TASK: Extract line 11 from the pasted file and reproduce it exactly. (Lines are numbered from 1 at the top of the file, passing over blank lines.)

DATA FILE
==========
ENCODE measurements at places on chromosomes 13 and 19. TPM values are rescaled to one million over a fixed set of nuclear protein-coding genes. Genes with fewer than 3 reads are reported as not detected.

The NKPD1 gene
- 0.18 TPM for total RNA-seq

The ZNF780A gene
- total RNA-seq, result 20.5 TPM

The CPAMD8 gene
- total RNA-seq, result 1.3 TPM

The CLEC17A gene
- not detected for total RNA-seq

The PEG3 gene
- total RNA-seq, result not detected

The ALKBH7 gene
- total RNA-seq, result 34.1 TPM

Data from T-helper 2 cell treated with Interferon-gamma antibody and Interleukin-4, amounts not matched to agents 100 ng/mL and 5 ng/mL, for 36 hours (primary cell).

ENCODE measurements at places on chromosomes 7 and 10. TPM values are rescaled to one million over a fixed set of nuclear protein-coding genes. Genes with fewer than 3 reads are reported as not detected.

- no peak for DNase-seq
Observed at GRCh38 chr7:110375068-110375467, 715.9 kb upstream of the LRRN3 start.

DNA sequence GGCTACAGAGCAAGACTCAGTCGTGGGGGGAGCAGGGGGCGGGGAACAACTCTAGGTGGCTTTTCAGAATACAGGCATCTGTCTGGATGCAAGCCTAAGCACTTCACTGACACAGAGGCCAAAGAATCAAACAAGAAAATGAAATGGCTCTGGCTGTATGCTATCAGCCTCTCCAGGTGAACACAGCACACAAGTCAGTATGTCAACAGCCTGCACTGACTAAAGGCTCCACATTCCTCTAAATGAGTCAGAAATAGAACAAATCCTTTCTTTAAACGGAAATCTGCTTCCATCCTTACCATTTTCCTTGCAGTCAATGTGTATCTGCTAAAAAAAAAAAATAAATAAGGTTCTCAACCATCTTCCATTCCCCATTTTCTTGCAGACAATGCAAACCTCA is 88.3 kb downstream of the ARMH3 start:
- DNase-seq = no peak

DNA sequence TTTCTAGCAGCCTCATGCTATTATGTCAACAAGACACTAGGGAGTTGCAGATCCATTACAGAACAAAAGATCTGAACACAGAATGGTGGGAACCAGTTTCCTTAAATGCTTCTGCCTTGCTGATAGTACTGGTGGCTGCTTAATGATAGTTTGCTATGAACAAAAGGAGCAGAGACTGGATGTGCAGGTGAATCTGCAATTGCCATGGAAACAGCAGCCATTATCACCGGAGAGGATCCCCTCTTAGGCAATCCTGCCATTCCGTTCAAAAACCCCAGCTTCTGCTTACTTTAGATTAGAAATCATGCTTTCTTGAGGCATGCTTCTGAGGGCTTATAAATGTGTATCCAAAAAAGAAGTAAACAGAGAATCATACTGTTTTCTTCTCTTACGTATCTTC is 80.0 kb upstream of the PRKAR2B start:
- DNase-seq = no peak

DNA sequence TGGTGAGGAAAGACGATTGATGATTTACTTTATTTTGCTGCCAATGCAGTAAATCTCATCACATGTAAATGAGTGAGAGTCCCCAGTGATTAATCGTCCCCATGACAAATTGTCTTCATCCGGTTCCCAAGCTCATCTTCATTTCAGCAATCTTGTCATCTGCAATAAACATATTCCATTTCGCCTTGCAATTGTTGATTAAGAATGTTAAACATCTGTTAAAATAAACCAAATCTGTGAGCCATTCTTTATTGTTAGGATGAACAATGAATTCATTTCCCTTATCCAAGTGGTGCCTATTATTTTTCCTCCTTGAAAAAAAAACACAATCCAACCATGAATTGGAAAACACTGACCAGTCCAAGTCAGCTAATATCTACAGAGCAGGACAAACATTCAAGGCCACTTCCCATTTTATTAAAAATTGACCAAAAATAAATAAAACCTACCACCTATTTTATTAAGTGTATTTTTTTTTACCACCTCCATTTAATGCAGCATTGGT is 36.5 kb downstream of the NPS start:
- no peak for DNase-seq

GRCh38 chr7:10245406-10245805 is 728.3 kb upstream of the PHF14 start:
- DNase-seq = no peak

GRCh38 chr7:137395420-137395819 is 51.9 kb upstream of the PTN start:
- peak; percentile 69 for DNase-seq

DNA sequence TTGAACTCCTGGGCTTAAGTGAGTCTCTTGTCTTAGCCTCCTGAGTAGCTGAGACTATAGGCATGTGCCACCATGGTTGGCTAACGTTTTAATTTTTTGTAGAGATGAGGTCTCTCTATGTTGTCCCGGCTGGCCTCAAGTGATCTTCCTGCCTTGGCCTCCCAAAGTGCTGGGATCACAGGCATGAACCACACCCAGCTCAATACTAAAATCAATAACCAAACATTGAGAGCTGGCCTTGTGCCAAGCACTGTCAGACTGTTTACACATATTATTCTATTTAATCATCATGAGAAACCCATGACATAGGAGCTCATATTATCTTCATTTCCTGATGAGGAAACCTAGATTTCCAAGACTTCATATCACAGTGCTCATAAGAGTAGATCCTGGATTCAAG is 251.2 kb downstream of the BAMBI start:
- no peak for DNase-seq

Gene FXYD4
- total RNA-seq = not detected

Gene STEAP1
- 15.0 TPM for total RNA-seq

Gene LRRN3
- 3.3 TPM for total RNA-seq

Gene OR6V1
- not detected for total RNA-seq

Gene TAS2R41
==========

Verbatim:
- total RNA-seq, result not detected